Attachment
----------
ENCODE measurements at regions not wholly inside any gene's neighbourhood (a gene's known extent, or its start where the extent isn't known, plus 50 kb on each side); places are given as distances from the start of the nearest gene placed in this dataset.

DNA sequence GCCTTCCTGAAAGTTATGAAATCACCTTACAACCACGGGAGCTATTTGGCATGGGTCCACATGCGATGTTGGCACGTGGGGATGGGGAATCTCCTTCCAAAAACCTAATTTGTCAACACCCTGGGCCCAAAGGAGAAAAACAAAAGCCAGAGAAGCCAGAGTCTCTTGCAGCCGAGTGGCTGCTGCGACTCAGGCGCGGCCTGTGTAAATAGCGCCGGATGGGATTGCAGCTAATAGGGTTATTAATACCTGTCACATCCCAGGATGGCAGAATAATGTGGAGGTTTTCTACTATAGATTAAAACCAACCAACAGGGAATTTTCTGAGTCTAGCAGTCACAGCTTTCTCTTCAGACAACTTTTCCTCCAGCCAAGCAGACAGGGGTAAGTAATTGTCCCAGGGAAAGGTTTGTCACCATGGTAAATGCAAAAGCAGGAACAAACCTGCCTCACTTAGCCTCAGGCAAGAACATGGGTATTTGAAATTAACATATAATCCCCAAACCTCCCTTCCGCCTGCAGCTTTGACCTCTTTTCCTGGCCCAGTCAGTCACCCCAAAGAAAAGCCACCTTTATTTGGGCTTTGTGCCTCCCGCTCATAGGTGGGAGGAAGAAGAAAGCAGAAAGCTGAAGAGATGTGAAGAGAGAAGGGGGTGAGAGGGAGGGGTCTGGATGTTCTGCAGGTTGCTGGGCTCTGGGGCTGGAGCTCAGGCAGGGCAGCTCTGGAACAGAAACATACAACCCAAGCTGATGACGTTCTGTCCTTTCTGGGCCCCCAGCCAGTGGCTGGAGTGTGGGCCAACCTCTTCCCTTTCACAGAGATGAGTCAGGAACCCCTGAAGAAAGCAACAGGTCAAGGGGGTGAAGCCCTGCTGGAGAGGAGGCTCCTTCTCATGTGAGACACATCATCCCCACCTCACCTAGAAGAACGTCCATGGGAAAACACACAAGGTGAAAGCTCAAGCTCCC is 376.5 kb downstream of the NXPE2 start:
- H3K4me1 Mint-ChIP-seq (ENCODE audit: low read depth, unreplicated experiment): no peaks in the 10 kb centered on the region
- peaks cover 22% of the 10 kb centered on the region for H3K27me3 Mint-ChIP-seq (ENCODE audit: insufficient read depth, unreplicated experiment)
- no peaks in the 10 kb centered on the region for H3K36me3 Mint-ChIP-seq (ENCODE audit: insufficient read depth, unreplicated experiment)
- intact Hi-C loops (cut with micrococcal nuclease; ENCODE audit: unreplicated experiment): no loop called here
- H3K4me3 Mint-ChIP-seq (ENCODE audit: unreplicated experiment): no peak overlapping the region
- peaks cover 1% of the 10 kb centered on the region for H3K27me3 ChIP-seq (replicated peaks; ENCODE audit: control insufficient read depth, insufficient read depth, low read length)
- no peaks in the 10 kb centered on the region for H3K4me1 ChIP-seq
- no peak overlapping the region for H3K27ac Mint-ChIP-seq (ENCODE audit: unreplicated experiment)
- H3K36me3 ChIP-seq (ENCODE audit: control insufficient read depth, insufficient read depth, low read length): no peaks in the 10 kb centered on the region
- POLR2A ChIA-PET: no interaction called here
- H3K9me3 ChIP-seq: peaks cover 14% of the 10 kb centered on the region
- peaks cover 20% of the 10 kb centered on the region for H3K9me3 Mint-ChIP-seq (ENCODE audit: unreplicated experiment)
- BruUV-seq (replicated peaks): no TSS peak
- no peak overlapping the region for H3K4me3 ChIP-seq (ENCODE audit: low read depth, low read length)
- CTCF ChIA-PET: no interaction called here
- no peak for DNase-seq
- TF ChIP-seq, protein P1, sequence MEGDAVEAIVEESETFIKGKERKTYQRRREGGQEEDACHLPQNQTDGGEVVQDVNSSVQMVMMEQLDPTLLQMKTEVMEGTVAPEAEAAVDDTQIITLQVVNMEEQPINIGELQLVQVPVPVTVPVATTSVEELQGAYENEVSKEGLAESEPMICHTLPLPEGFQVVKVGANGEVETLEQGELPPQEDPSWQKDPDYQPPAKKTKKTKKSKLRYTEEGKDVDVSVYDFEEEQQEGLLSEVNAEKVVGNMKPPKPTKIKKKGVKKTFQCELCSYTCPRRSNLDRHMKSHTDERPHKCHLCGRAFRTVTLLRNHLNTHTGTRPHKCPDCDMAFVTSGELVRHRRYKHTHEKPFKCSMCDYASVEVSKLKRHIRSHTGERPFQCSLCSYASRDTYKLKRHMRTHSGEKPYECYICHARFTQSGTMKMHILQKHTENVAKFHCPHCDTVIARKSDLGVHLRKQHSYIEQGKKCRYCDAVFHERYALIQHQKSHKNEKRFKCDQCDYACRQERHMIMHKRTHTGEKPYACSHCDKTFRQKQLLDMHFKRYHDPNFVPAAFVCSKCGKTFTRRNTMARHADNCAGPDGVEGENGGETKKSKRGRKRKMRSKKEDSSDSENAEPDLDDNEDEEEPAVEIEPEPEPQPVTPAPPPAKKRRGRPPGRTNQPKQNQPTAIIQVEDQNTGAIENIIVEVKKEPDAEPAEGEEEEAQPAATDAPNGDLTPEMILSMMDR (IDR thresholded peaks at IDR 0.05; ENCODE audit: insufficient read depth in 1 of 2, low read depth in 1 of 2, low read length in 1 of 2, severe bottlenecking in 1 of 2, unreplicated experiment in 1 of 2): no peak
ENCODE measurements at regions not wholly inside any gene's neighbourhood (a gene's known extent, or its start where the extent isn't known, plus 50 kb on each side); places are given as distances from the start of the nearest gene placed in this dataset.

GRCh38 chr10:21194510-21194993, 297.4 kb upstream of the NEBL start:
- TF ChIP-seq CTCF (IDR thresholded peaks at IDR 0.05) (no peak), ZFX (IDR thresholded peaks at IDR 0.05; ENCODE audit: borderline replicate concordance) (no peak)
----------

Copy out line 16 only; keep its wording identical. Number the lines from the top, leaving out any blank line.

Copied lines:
- no peak overlapping the region for H3K4me3 ChIP-seq (ENCODE audit: low read depth, low read length)